We're loving these strange, surreal works from the portfolio of Tristram Lansdowne, a Toronto-based painter who depicts floating spaces that range from impossible landscape forms to haunting urban zones. His newer paintings and etchings, collected in a recent show entitled Fata Morgana (defined as a complex mirage that seen in a narrow band right above the horizon), explore landscape, architecture and plantlife in complicated formations. To create the works, he draws from a wide range of materials, from self-shot photos to images found in books and online:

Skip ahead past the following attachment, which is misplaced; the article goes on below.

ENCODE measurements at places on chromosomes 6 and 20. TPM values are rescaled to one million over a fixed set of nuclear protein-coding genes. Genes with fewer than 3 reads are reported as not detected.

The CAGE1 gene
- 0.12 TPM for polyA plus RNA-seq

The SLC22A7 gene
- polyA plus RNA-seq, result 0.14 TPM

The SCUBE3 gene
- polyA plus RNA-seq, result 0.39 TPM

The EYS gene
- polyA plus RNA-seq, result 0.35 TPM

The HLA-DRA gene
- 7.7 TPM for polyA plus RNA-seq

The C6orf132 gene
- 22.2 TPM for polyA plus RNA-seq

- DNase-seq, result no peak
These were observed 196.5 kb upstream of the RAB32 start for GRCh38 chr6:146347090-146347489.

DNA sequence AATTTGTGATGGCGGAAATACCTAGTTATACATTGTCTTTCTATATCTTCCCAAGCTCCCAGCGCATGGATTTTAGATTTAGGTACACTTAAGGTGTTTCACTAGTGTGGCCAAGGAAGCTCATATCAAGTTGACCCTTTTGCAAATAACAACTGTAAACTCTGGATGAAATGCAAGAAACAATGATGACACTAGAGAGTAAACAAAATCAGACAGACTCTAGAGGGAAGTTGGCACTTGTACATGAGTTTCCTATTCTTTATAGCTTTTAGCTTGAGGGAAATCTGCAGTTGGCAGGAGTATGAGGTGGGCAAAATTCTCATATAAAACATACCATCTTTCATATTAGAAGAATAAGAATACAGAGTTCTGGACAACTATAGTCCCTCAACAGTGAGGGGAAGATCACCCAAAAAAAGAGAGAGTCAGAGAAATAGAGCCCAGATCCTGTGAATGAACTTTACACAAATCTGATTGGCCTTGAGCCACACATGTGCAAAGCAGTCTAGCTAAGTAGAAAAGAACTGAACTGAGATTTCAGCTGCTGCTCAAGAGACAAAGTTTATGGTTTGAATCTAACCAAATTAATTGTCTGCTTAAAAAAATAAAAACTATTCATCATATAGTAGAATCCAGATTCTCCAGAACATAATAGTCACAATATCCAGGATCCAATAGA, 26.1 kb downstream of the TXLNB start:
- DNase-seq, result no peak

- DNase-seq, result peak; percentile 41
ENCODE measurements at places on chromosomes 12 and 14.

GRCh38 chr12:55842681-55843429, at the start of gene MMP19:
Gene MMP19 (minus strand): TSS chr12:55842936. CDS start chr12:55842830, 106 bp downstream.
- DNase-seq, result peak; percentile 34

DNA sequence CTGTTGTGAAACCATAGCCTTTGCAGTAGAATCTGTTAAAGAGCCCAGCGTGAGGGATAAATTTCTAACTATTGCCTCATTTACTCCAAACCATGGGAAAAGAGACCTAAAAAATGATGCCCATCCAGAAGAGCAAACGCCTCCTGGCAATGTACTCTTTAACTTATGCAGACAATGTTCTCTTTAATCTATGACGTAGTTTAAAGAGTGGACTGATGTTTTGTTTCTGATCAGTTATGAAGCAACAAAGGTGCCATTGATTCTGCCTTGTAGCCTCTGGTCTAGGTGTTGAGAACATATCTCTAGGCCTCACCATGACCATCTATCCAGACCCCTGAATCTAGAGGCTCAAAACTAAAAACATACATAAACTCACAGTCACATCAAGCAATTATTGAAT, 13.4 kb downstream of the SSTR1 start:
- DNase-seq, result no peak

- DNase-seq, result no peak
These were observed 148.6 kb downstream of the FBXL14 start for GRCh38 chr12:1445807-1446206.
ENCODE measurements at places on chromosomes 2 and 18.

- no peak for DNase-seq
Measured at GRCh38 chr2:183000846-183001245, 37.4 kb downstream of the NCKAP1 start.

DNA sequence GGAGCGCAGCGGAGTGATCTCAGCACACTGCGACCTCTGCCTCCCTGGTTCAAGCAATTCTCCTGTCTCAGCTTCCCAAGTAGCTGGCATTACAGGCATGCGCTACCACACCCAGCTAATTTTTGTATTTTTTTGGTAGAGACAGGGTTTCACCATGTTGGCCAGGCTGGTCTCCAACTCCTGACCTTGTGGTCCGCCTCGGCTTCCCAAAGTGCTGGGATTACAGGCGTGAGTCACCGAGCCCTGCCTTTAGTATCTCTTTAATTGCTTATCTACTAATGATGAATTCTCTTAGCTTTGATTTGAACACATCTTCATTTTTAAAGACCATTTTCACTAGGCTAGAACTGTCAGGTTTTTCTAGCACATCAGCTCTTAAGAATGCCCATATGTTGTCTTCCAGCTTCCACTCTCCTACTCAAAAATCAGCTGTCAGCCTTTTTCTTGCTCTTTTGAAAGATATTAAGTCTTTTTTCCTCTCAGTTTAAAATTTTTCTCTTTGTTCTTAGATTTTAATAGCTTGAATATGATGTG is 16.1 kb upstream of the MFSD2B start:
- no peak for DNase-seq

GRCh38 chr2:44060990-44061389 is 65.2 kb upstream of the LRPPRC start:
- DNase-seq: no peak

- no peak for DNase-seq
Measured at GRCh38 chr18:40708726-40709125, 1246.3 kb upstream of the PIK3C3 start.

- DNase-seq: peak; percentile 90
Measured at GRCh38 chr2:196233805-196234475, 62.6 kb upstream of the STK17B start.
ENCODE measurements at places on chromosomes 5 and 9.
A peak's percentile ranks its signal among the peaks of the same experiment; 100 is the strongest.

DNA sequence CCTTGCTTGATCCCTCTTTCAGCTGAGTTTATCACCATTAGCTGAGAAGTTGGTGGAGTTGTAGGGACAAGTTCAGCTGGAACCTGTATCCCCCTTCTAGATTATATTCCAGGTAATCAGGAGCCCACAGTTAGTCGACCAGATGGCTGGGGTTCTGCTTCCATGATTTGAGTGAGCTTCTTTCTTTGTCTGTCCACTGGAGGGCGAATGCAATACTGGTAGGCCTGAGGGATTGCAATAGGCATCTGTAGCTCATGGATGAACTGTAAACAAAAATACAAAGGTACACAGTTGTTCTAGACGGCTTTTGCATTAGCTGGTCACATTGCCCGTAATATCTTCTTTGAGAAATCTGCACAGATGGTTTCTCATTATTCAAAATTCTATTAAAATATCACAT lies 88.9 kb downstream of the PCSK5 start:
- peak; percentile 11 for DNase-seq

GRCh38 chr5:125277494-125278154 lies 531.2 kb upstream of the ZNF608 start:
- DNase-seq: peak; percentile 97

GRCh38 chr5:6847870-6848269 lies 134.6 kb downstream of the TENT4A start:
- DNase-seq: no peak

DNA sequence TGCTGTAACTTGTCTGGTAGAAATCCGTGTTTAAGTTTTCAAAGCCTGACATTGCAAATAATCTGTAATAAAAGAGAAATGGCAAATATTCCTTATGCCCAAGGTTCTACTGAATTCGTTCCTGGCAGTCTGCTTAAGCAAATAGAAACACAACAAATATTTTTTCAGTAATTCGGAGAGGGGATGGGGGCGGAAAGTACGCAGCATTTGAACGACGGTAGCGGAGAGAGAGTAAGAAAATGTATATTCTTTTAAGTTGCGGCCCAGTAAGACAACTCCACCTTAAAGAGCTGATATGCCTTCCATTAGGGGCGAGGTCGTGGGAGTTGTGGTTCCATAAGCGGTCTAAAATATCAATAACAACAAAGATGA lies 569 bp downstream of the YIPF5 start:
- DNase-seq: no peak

The pale rock formations that have been carved out that you can see in some of these paintings are taken from photos of Cappadocia in Turkey that a friend of mine took in 2009. Some of the paintings are based on ideas I got from the geological illustrations in Athanasius Kircher’s 17th century book on geology called Mundus Subterraneus. the botanical elements are mostly composed from photos I take of residential gardens and botanical gardens. I find the artifice in these kinds of gardens interesting; they’re like botanical stage sets, deliberately cultivated ecosystems in miniature.